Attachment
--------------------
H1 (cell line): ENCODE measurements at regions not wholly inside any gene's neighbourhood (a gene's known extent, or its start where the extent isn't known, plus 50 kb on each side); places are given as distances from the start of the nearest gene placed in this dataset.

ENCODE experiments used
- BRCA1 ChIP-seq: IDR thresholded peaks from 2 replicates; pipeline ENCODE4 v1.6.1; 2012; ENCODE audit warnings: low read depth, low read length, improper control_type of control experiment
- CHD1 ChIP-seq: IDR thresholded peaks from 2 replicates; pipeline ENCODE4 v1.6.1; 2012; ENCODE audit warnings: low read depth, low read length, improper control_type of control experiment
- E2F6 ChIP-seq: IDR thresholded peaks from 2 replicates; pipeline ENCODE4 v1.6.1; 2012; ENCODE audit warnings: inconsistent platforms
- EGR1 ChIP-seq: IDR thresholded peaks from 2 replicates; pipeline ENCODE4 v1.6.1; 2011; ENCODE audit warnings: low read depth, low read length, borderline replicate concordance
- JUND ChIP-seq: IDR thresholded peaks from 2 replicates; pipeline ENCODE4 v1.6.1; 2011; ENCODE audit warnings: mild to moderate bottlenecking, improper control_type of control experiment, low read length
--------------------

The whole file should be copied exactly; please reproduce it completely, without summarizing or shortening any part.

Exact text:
H1 (cell line): ENCODE measurements at regions not wholly inside any gene's neighbourhood (a gene's known extent, or its start where the extent isn't known, plus 50 kb on each side); places are given as distances from the start of the nearest gene placed in this dataset.

ENCODE experiments used
- BRCA1 ChIP-seq: IDR thresholded peaks from 2 replicates; pipeline ENCODE4 v1.6.1; 2012; ENCODE audit warnings: low read depth, low read length, improper control_type of control experiment
- CHD1 ChIP-seq: IDR thresholded peaks from 2 replicates; pipeline ENCODE4 v1.6.1; 2012; ENCODE audit warnings: low read depth, low read length, improper control_type of control experiment
- E2F6 ChIP-seq: IDR thresholded peaks from 2 replicates; pipeline ENCODE4 v1.6.1; 2012; ENCODE audit warnings: inconsistent platforms
- EGR1 ChIP-seq: IDR thresholded peaks from 2 replicates; pipeline ENCODE4 v1.6.1; 2011; ENCODE audit warnings: low read depth, low read length, borderline replicate concordance
- JUND ChIP-seq: IDR thresholded peaks from 2 replicates; pipeline ENCODE4 v1.6.1; 2011; ENCODE audit warnings: mild to moderate bottlenecking, improper control_type of control experiment, low read length